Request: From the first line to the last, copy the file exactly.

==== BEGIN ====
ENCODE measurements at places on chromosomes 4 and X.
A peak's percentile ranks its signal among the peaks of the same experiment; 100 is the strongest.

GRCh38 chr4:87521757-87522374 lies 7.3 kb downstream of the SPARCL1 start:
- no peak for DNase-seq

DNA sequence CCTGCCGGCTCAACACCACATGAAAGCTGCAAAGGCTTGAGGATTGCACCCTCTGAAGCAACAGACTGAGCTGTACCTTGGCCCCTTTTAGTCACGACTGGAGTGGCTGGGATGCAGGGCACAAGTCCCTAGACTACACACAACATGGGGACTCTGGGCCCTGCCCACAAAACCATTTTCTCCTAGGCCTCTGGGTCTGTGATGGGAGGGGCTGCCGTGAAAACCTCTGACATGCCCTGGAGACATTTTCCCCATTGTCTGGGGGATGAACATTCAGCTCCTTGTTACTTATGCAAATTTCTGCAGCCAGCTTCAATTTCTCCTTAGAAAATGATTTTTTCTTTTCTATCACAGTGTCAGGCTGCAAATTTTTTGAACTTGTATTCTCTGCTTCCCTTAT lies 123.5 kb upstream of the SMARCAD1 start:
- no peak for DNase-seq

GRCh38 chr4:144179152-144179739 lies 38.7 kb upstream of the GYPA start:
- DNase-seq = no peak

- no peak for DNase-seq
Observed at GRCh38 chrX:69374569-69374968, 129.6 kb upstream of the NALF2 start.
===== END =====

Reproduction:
ENCODE measurements at places on chromosomes 4 and X.
A peak's percentile ranks its signal among the peaks of the same experiment; 100 is the strongest.

GRCh38 chr4:87521757-87522374 lies 7.3 kb downstream of the SPARCL1 start:
- no peak for DNase-seq

DNA sequence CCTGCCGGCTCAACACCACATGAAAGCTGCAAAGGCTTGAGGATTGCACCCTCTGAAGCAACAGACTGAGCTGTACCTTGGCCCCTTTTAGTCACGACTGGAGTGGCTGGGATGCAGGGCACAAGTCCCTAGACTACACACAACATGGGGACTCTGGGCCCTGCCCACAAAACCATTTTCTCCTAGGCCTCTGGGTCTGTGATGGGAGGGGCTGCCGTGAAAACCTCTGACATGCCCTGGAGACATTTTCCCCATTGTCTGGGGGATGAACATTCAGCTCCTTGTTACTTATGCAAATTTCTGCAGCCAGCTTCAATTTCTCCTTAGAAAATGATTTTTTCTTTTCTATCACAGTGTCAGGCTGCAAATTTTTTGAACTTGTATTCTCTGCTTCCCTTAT lies 123.5 kb upstream of the SMARCAD1 start:
- no peak for DNase-seq

GRCh38 chr4:144179152-144179739 lies 38.7 kb upstream of the GYPA start:
- DNase-seq = no peak

- no peak for DNase-seq
Observed at GRCh38 chrX:69374569-69374968, 129.6 kb upstream of the NALF2 start.